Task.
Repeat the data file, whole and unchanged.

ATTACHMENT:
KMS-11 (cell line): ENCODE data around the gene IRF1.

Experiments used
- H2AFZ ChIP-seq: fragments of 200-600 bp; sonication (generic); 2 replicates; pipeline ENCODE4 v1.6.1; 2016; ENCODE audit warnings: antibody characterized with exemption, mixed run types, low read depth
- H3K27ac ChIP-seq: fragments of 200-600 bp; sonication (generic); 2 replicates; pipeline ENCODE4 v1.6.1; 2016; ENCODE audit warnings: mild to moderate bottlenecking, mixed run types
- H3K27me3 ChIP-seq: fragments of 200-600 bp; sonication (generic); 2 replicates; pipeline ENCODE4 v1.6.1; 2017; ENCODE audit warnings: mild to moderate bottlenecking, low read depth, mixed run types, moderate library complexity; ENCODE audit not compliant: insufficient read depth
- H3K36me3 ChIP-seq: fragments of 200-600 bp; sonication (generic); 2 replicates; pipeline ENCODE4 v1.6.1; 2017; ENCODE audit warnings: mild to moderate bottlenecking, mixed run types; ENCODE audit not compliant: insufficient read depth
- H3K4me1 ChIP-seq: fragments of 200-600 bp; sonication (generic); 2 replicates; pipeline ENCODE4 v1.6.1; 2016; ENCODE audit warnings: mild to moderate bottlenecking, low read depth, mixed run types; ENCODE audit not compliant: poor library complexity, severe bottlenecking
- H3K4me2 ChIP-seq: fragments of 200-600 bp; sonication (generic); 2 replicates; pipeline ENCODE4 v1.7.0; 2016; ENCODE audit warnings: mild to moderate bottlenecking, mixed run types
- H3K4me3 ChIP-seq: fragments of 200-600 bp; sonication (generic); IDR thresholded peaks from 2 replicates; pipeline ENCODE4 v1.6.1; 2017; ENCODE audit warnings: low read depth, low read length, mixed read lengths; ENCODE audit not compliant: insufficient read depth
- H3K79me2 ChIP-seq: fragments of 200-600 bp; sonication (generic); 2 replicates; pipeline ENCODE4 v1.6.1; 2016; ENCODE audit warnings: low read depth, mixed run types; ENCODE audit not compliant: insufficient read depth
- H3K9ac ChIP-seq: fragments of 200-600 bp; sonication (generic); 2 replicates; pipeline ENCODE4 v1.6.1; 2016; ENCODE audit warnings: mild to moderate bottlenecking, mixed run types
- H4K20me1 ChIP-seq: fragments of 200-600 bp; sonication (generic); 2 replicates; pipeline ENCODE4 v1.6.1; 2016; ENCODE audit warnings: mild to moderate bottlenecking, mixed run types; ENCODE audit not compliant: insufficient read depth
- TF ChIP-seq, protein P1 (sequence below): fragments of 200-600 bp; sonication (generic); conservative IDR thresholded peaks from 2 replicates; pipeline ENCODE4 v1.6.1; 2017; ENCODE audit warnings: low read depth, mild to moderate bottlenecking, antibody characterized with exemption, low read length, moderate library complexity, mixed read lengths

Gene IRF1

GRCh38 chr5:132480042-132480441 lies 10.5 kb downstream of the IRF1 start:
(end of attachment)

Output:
KMS-11 (cell line): ENCODE data around the gene IRF1.

Experiments used
- H2AFZ ChIP-seq: fragments of 200-600 bp; sonication (generic); 2 replicates; pipeline ENCODE4 v1.6.1; 2016; ENCODE audit warnings: antibody characterized with exemption, mixed run types, low read depth
- H3K27ac ChIP-seq: fragments of 200-600 bp; sonication (generic); 2 replicates; pipeline ENCODE4 v1.6.1; 2016; ENCODE audit warnings: mild to moderate bottlenecking, mixed run types
- H3K27me3 ChIP-seq: fragments of 200-600 bp; sonication (generic); 2 replicates; pipeline ENCODE4 v1.6.1; 2017; ENCODE audit warnings: mild to moderate bottlenecking, low read depth, mixed run types, moderate library complexity; ENCODE audit not compliant: insufficient read depth
- H3K36me3 ChIP-seq: fragments of 200-600 bp; sonication (generic); 2 replicates; pipeline ENCODE4 v1.6.1; 2017; ENCODE audit warnings: mild to moderate bottlenecking, mixed run types; ENCODE audit not compliant: insufficient read depth
- H3K4me1 ChIP-seq: fragments of 200-600 bp; sonication (generic); 2 replicates; pipeline ENCODE4 v1.6.1; 2016; ENCODE audit warnings: mild to moderate bottlenecking, low read depth, mixed run types; ENCODE audit not compliant: poor library complexity, severe bottlenecking
- H3K4me2 ChIP-seq: fragments of 200-600 bp; sonication (generic); 2 replicates; pipeline ENCODE4 v1.7.0; 2016; ENCODE audit warnings: mild to moderate bottlenecking, mixed run types
- H3K4me3 ChIP-seq: fragments of 200-600 bp; sonication (generic); IDR thresholded peaks from 2 replicates; pipeline ENCODE4 v1.6.1; 2017; ENCODE audit warnings: low read depth, low read length, mixed read lengths; ENCODE audit not compliant: insufficient read depth
- H3K79me2 ChIP-seq: fragments of 200-600 bp; sonication (generic); 2 replicates; pipeline ENCODE4 v1.6.1; 2016; ENCODE audit warnings: low read depth, mixed run types; ENCODE audit not compliant: insufficient read depth
- H3K9ac ChIP-seq: fragments of 200-600 bp; sonication (generic); 2 replicates; pipeline ENCODE4 v1.6.1; 2016; ENCODE audit warnings: mild to moderate bottlenecking, mixed run types
- H4K20me1 ChIP-seq: fragments of 200-600 bp; sonication (generic); 2 replicates; pipeline ENCODE4 v1.6.1; 2016; ENCODE audit warnings: mild to moderate bottlenecking, mixed run types; ENCODE audit not compliant: insufficient read depth
- TF ChIP-seq, protein P1 (sequence below): fragments of 200-600 bp; sonication (generic); conservative IDR thresholded peaks from 2 replicates; pipeline ENCODE4 v1.6.1; 2017; ENCODE audit warnings: low read depth, mild to moderate bottlenecking, antibody characterized with exemption, low read length, moderate library complexity, mixed read lengths

Gene IRF1

GRCh38 chr5:132480042-132480441 lies 10.5 kb downstream of the IRF1 start: